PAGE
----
EVGA GTX 1660 Ti XC Ultra power draw, thermals, and noise
We also tested the Sapphire Radeon RX 590+ using 3DMark’s highly respected Fire Strike synthetic benchmark. Fire Strike runs at 1080p, Fire Strike Extreme runs at 1440p, and Fire Strike Ultra runs at 4K resolution. All render the same scene, but with more intense graphical effects as you move up the scale, so that Extreme and Ultra flavors stress GPUs even more. We record the graphics score to eliminate variance from the CPU.
This is why you can’t test cards based solely on synthetic benchmarks, though they’re wonderful for relative sanity checks and competitive overclocking contests. According to Fire Strike, the GTX 1660 Ti is slower than the Radeon RX 590, and well behind the GTX 1070. That simply isn’t true in actual games.
We test power draw by looping the F1 2018 benchmark for about 20 minutes after we’ve benchmarked everything else, and noting the highest reading on our Watts Up Pro meter. The initial part of the race, where all competing cars are onscreen simultaneously, tends to be the most demanding portion. The GTX 1660 Ti is yet another testament to Nvidia’s clear power efficiency domination, drawing far less energy than its Radeon rivals, and roughly the same amount of power as the GTX 1060 while delivering far more performance per watt.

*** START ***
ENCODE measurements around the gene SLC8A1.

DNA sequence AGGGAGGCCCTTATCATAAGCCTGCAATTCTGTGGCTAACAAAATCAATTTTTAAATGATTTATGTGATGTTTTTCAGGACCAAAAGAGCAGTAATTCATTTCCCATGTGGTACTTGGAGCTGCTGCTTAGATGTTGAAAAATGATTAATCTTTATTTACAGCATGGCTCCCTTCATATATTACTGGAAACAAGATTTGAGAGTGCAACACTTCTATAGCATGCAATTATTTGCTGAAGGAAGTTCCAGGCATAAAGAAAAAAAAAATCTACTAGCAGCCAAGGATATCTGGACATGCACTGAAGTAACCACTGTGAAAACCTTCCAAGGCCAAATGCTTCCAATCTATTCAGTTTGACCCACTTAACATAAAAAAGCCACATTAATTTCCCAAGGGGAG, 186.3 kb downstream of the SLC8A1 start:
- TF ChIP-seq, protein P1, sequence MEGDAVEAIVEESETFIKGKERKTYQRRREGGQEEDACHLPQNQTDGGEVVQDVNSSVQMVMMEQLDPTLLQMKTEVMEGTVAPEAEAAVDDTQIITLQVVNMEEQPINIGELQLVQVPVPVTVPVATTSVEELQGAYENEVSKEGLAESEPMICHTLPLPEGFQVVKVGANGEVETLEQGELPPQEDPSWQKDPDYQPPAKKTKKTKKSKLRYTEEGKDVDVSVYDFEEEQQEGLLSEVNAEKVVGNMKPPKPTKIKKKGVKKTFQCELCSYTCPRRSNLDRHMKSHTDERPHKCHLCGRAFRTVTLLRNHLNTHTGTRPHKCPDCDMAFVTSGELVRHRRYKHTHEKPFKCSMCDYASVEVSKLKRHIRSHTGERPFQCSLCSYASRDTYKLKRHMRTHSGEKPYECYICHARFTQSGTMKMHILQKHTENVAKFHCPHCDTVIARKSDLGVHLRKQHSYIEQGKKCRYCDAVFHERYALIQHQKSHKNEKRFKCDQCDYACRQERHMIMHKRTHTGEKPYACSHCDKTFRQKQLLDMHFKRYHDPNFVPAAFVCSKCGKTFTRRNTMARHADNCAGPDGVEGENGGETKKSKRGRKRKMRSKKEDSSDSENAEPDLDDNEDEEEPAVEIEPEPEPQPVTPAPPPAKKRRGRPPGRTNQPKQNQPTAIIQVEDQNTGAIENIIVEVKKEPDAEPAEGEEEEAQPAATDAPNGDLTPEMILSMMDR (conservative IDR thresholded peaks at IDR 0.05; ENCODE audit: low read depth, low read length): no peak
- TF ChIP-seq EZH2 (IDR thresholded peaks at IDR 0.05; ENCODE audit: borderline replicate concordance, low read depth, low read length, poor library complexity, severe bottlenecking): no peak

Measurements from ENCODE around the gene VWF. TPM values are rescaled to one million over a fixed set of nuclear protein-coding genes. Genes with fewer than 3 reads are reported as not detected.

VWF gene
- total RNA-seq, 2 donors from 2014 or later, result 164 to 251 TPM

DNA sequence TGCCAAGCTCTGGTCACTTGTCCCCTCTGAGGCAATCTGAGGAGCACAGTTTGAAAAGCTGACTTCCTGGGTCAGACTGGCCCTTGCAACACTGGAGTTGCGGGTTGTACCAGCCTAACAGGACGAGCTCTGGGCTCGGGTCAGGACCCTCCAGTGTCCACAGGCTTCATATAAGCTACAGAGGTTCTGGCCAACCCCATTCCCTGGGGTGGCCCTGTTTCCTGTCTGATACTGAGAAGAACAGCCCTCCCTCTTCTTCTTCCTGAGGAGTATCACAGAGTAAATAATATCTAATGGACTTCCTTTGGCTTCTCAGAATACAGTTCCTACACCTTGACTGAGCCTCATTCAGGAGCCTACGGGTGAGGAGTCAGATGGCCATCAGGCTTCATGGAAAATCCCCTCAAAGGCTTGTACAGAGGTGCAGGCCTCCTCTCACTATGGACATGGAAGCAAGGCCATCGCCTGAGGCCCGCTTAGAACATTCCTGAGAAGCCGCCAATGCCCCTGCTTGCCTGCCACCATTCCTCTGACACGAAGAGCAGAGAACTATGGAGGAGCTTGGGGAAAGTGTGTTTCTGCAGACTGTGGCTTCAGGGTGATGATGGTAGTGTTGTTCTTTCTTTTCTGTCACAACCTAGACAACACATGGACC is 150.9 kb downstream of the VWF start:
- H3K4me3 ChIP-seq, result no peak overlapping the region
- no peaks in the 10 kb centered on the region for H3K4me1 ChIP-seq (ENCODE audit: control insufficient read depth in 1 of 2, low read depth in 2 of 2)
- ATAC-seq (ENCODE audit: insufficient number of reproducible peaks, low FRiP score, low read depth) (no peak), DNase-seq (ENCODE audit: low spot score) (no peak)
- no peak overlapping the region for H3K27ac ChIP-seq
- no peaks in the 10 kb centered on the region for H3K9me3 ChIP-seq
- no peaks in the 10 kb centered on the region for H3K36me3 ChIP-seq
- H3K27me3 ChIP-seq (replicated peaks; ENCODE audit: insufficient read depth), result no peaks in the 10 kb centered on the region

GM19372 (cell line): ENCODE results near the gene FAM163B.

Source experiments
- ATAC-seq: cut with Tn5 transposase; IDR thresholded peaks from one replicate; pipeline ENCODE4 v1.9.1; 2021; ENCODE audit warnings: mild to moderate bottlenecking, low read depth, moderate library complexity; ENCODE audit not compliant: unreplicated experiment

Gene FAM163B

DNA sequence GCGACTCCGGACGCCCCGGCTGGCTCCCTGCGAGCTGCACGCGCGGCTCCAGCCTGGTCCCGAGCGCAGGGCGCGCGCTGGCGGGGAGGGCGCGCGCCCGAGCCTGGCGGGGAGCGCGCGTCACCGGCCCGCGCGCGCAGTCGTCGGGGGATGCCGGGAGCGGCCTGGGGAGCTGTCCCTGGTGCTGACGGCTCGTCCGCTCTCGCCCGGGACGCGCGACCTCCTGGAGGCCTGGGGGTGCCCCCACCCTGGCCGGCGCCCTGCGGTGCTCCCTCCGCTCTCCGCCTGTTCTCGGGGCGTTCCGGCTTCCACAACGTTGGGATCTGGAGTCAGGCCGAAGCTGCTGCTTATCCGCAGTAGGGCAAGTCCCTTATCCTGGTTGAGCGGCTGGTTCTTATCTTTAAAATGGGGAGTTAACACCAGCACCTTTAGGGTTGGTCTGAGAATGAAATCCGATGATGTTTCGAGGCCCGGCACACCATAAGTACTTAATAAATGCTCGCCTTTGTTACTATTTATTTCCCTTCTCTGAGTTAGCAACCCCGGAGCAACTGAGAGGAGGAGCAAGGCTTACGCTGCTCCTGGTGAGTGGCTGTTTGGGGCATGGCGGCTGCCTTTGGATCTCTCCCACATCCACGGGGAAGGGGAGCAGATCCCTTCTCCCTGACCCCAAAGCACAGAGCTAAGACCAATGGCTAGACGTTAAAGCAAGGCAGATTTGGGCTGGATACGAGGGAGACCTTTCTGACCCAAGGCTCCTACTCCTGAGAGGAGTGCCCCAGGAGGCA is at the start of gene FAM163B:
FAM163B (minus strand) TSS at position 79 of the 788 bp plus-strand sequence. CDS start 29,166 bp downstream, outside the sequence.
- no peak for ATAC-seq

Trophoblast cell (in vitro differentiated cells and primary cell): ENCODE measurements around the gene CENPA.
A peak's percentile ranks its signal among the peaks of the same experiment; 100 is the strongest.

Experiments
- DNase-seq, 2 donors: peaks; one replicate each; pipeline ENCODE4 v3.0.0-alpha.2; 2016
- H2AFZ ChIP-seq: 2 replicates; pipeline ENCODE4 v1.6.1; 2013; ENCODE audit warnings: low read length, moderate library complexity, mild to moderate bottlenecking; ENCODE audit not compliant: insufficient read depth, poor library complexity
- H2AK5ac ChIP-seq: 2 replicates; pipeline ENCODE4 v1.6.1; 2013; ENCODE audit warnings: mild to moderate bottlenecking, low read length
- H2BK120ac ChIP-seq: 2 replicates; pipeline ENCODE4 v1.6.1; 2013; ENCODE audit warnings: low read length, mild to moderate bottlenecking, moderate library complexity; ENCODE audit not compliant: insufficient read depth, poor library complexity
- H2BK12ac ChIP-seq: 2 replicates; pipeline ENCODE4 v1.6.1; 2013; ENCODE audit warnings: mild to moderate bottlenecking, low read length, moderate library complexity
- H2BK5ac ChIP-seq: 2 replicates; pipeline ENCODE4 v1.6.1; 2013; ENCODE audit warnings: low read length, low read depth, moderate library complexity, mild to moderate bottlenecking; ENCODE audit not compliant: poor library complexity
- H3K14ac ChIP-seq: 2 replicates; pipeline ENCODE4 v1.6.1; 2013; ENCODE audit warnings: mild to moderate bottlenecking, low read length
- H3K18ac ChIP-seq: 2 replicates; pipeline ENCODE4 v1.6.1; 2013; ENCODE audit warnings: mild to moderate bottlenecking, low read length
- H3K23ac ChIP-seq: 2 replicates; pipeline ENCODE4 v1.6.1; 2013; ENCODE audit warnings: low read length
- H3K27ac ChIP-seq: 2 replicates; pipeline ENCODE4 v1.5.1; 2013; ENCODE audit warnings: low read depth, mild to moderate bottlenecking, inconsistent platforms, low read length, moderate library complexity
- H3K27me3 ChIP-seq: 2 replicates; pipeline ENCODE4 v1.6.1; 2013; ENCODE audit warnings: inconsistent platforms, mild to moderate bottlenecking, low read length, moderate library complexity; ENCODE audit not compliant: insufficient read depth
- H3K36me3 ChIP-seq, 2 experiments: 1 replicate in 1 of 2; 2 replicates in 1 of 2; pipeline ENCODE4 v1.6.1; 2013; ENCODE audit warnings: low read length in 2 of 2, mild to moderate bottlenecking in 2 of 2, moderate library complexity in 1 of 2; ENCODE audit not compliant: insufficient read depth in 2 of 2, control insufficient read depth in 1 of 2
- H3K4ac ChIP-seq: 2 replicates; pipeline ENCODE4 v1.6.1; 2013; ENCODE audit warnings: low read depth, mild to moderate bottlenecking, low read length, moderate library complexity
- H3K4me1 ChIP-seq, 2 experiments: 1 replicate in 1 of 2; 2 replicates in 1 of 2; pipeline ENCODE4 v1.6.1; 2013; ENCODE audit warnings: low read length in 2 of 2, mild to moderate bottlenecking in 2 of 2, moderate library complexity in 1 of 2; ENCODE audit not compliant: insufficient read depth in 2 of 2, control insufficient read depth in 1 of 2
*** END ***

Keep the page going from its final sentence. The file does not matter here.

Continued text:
We test thermals by leaving HWInfo’s sensor monitoring tool open during the F1 2018 5-lap power draw test, noting the highest maximum temperature at the end.
Here’s the biggest pure performance difference between the two GTX 1660 Ti models we’ve tested, the Asus ROG Strix and EVGA’s XC Ultra. The massive ROG Strix runs ice-cold with very little fan noise, or utterly silently with the card’s Quiet BIOS. But achieving that requires a massive triple-slot, triple-fan cooler and a steeper price premium. The EVGA GTX 1660 Ti XC Ultra still delivers some of the lowest GPU temperatures in this performance class, it runs very quietly itself, and it does so in a more flexible dual-slot cooler design. They’re both winners, albeit in very different ways.
Next page: Should you buy the EVGA GTX 1660 Ti XC Ultra?